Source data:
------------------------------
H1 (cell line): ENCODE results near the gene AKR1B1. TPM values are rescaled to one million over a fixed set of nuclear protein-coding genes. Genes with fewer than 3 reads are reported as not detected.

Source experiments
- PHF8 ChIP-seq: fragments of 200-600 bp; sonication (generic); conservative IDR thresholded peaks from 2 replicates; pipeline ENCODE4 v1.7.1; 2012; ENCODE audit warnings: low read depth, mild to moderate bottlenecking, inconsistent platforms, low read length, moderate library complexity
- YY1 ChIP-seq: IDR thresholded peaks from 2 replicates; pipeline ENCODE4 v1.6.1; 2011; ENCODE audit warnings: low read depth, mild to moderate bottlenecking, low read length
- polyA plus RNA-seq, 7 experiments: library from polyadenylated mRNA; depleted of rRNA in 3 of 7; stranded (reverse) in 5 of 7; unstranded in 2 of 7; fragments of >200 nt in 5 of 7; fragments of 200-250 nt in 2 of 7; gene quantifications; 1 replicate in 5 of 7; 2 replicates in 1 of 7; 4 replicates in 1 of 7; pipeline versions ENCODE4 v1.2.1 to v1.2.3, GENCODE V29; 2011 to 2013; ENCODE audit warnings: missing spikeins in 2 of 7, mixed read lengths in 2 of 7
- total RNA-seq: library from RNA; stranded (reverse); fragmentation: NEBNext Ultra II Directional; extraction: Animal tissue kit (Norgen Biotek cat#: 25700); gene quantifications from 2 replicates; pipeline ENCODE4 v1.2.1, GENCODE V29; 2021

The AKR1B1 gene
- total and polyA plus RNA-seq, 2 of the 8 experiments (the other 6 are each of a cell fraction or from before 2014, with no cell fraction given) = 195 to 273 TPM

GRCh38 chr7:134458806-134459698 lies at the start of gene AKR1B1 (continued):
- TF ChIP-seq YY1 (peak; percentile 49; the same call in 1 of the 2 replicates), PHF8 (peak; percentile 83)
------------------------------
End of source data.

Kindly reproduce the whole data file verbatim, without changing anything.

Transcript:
H1 (cell line): ENCODE results near the gene AKR1B1. TPM values are rescaled to one million over a fixed set of nuclear protein-coding genes. Genes with fewer than 3 reads are reported as not detected.

Source experiments
- PHF8 ChIP-seq: fragments of 200-600 bp; sonication (generic); conservative IDR thresholded peaks from 2 replicates; pipeline ENCODE4 v1.7.1; 2012; ENCODE audit warnings: low read depth, mild to moderate bottlenecking, inconsistent platforms, low read length, moderate library complexity
- YY1 ChIP-seq: IDR thresholded peaks from 2 replicates; pipeline ENCODE4 v1.6.1; 2011; ENCODE audit warnings: low read depth, mild to moderate bottlenecking, low read length
- polyA plus RNA-seq, 7 experiments: library from polyadenylated mRNA; depleted of rRNA in 3 of 7; stranded (reverse) in 5 of 7; unstranded in 2 of 7; fragments of >200 nt in 5 of 7; fragments of 200-250 nt in 2 of 7; gene quantifications; 1 replicate in 5 of 7; 2 replicates in 1 of 7; 4 replicates in 1 of 7; pipeline versions ENCODE4 v1.2.1 to v1.2.3, GENCODE V29; 2011 to 2013; ENCODE audit warnings: missing spikeins in 2 of 7, mixed read lengths in 2 of 7
- total RNA-seq: library from RNA; stranded (reverse); fragmentation: NEBNext Ultra II Directional; extraction: Animal tissue kit (Norgen Biotek cat#: 25700); gene quantifications from 2 replicates; pipeline ENCODE4 v1.2.1, GENCODE V29; 2021

The AKR1B1 gene
- total and polyA plus RNA-seq, 2 of the 8 experiments (the other 6 are each of a cell fraction or from before 2014, with no cell fraction given) = 195 to 273 TPM

GRCh38 chr7:134458806-134459698 lies at the start of gene AKR1B1 (continued):
- TF ChIP-seq YY1 (peak; percentile 49; the same call in 1 of the 2 replicates), PHF8 (peak; percentile 83)